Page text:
The complex derivative $f'(z)$ of a complex function $f(z)$ with $z$ complex is defined as follows (with $\Delta z$ complex as well). $$ f'(z) = \lim_{\Delta z\rightarrow 0} \frac{f(z + \Delta z) - f(z)}{\Delta z} $$ A complex function can always be written in real valued components $(x,y,u,v)$ as: $$ f(z) = u(x,y) + i.v(x,y) \qquad \mbox{where} \quad z = x + i.y $$ Complex differentiation is independent of the direction, the way $z$ approaches zero. Two special cases are distinguished: differentiation in the $x$-direction and differentiation in the $y$-direction. In the $x$-direction it is found that $\Delta z = \Delta x$ and the complex derivative is: $$ f'(z) = \lim_{\Delta x\rightarrow 0} \frac{u(x + \Delta x,y) - u(x,y) + i\left[v(x + \Delta x,y) - v(x,y)\right]} {\Delta x} = \frac{\partial u}{\partial x} + i.\frac{\partial v}{\partial x} $$ In the $y$-direction it is found that $\Delta z = i.\Delta y$ and the complex derivative is: $$ f'(z) = \lim_{\Delta y\rightarrow 0} \frac{u(x,y + \Delta y) - u(x,y) + i\left[v(x,y + \Delta y) - v(x,y)\right]} {i.\Delta y} = -i.\frac{\partial u}{\partial y} + \frac{\partial v}{\partial y} $$ Two complex numbers are equal if and only if the real and the imaginary parts are equal: $$ f'(z) = \frac{\partial u}{\partial x} + i.\frac{\partial v}{\partial x} = -i.\frac{\partial u}{\partial y} + \frac{\partial v}{\partial y} \quad \Longrightarrow \quad \frac{\partial u}{\partial x} = \frac{\partial v}{\partial y} \quad \mbox{and} \quad \frac{\partial v}{\partial x} = - \frac{\partial u}{\partial y} $$ These are the well-known Cauchy-Riemann equations. Conclusion: if a function $\,f = u + i.v\;$ is complex differentiable, then the real and imaginary parts $\,u\,$ and $\,v\,$ of $\,f\,$ satisfy the Cauchy-Riemann equations at $\,z = x + i.y$ .

Real Differentiable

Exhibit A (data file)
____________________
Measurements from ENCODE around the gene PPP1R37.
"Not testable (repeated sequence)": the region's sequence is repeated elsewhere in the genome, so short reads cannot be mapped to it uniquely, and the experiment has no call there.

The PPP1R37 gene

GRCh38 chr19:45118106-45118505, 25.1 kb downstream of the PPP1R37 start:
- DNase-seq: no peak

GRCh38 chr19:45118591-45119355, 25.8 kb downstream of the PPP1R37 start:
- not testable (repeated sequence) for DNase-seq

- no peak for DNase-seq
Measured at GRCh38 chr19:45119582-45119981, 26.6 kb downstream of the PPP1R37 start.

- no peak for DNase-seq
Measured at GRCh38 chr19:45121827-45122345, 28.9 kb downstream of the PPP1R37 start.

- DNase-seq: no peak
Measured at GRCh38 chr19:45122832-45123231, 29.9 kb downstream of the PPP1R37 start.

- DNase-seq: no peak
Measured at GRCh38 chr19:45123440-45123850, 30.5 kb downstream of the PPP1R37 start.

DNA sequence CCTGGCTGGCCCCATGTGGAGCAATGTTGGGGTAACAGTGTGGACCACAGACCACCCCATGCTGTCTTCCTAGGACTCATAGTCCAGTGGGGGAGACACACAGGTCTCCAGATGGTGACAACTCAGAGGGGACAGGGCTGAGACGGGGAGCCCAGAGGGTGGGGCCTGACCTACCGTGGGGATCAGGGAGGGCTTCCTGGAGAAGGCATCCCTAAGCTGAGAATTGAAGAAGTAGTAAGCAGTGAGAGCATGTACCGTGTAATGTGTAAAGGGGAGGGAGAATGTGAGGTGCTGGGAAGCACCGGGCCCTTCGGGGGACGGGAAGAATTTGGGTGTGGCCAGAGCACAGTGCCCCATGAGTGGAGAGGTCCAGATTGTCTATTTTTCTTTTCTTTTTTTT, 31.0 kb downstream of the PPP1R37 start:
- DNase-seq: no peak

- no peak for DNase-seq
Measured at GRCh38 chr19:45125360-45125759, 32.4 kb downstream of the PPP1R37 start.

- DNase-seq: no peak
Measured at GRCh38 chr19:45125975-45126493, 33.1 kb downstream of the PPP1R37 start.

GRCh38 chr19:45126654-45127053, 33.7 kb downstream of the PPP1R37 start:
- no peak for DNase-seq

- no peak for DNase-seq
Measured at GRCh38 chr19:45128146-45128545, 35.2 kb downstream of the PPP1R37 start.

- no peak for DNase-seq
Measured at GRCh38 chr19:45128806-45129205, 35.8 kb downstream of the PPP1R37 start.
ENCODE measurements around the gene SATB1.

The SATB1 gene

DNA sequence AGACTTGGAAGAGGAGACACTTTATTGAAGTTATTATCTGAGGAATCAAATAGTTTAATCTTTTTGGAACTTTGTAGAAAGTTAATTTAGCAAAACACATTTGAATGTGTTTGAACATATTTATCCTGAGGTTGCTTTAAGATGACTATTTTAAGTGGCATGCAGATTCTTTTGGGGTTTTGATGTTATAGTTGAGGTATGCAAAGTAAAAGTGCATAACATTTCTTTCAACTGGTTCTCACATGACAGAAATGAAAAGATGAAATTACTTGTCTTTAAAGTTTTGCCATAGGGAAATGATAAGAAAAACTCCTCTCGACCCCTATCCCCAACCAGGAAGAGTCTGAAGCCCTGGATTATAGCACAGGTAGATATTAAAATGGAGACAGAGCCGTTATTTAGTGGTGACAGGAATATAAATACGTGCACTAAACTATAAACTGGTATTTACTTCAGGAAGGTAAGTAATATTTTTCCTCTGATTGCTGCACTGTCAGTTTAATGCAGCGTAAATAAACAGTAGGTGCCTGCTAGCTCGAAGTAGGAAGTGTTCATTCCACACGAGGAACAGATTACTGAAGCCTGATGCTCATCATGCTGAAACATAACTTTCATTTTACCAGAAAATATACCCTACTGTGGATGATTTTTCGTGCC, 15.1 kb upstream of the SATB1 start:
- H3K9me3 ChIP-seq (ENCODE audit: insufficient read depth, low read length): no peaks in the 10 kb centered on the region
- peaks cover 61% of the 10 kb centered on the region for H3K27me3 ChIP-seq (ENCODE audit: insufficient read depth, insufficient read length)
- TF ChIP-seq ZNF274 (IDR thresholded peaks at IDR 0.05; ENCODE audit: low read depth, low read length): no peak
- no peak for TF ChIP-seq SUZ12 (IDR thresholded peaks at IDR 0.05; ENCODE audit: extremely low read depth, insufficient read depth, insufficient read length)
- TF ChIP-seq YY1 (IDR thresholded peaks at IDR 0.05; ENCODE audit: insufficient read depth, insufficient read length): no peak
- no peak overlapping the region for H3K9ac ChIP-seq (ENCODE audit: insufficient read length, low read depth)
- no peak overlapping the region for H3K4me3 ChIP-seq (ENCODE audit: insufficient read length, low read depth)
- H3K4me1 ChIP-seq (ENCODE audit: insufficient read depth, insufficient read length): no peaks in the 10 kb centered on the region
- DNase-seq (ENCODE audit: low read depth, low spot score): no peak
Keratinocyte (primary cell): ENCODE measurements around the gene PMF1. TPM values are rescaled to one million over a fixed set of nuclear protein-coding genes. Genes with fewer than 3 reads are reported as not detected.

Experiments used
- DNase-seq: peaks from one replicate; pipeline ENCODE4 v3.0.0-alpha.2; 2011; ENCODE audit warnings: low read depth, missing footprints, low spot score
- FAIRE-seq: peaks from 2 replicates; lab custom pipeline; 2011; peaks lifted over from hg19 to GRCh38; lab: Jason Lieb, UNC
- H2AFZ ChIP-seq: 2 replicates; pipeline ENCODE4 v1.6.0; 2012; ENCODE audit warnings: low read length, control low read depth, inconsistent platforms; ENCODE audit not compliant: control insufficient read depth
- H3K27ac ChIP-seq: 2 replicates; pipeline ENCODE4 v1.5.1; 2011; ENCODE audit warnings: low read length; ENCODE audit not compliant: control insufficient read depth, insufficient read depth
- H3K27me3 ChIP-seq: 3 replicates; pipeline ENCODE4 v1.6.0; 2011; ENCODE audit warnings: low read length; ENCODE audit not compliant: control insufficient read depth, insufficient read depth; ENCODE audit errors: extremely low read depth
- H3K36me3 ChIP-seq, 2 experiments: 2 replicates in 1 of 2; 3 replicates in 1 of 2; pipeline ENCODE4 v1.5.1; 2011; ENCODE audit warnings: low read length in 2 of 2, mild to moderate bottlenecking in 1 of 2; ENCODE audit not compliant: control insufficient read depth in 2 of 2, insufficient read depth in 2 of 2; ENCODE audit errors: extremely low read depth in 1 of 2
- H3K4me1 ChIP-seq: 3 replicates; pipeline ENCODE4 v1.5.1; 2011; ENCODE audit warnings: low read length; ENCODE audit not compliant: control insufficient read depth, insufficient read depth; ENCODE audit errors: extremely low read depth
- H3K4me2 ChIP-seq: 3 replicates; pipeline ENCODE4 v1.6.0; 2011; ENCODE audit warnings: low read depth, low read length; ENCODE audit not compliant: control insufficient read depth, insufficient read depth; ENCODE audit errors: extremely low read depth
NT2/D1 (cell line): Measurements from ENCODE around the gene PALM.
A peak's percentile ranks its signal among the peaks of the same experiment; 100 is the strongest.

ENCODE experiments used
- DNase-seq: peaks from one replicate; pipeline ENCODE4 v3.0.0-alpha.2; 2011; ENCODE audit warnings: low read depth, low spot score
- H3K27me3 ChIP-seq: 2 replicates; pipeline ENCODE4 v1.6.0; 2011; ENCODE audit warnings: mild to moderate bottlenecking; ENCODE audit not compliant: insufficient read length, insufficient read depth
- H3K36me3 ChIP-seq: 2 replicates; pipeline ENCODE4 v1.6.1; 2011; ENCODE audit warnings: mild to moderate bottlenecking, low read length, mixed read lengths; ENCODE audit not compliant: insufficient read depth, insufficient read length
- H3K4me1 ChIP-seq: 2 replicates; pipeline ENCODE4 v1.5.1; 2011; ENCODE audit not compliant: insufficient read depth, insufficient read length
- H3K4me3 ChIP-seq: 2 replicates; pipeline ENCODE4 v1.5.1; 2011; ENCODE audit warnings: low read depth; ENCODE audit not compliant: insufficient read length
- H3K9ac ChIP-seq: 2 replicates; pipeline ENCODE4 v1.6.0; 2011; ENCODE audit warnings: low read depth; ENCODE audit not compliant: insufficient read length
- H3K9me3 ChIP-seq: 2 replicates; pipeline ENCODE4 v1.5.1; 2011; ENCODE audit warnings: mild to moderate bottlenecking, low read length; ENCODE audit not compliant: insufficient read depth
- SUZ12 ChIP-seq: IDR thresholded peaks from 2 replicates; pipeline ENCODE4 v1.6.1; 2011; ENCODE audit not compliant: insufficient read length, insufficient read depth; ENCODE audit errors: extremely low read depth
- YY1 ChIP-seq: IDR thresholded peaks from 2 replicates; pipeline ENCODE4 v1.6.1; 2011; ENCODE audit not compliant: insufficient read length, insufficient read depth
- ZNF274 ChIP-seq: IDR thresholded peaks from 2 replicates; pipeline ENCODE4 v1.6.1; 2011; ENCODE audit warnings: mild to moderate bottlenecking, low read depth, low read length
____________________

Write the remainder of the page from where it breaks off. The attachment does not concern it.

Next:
The complex derivative $f'(z)$ of a complex function $f(z)$ with $z$ complex is defined as follows (with $\Delta z$ complex as well). $$ f'(z) = \lim_{\Delta z\rightarrow 0} \frac{f(z + \Delta z) - f(z)}{\Delta z} $$ Consequently: $$ f(z + \Delta z) = f(z) + f'(z) \Delta z \qquad \mbox{for} \quad z \rightarrow 0 $$ A complex function can always be written in real valued components $(x,y,u,v)$ as: $$ \begin{cases} f(z) = u(x,y) + i.v(x,y) \\ f'(z) = u'(x,y) + i.v'(x,y) \end{cases} \qquad \mbox{where} \quad z = x + i.y $$ Consequently, for $\Delta x \rightarrow 0$ and $\Delta y \rightarrow 0$ : $$ u(x + \Delta x,y + \Delta y) + i . v(x + \Delta x,y + \Delta y) = u(x,y) + i . v(x,y) $$ $$ + \left[ u'(x,y) + i . v'(x,y) \right] \left[ \Delta x + i \Delta y \right] \quad \Longrightarrow \quad $$ $$ u(x + \Delta x,y + \Delta y) = u(x,y) + u'(x,y)\Delta x - v'(x,y)\Delta y $$ $$ v(x + \Delta x,y + \Delta y) = v(x,y) + v'(x,y)\Delta x + u'(x,y)\Delta y $$ Meaning that, if a function $f = u + i.v$ is complex differentiable at $ z = x + i.y$ , then its real and imaginary parts $(u,v)$ are real differentiable at ($x,y)$ . On the other hand it is known from real analysis that: $$ u(x + \Delta x,y + \Delta y) = u(x,y) + \frac{\partial u}{\partial x}\Delta x + \frac{\partial u}{\partial y}\Delta y \qquad \mbox{for} \quad (\Delta x,\Delta y) \rightarrow (0,0) $$ $$ v(x + \Delta x,y + \Delta y) = v(x,y) + \frac{\partial v}{\partial x}\Delta x + \frac{\partial v}{\partial y}\Delta y \qquad \mbox{for} \quad (\Delta x,\Delta y) \rightarrow (0,0) $$ This can only be consistent if the Cauchy-Riemann equations are indeed valid: $$ \frac{\partial u}{\partial x} = u'(x,y) = \frac{\partial v}{\partial y} \qquad ; \qquad \frac{\partial v}{\partial x} = v'(x,y) = - \frac{\partial u}{\partial y} $$ It is known from real analysis that a function $\,f(x,y)\,$ is total differentiable at $(a,b)$ , if and only if the partial derivatives $\,\partial f /\partial x\,$ and $\,\partial f /\partial y\,$ exist in a neighborhood of $(a,b)$ and both are continuous there. Thus making the picture complete.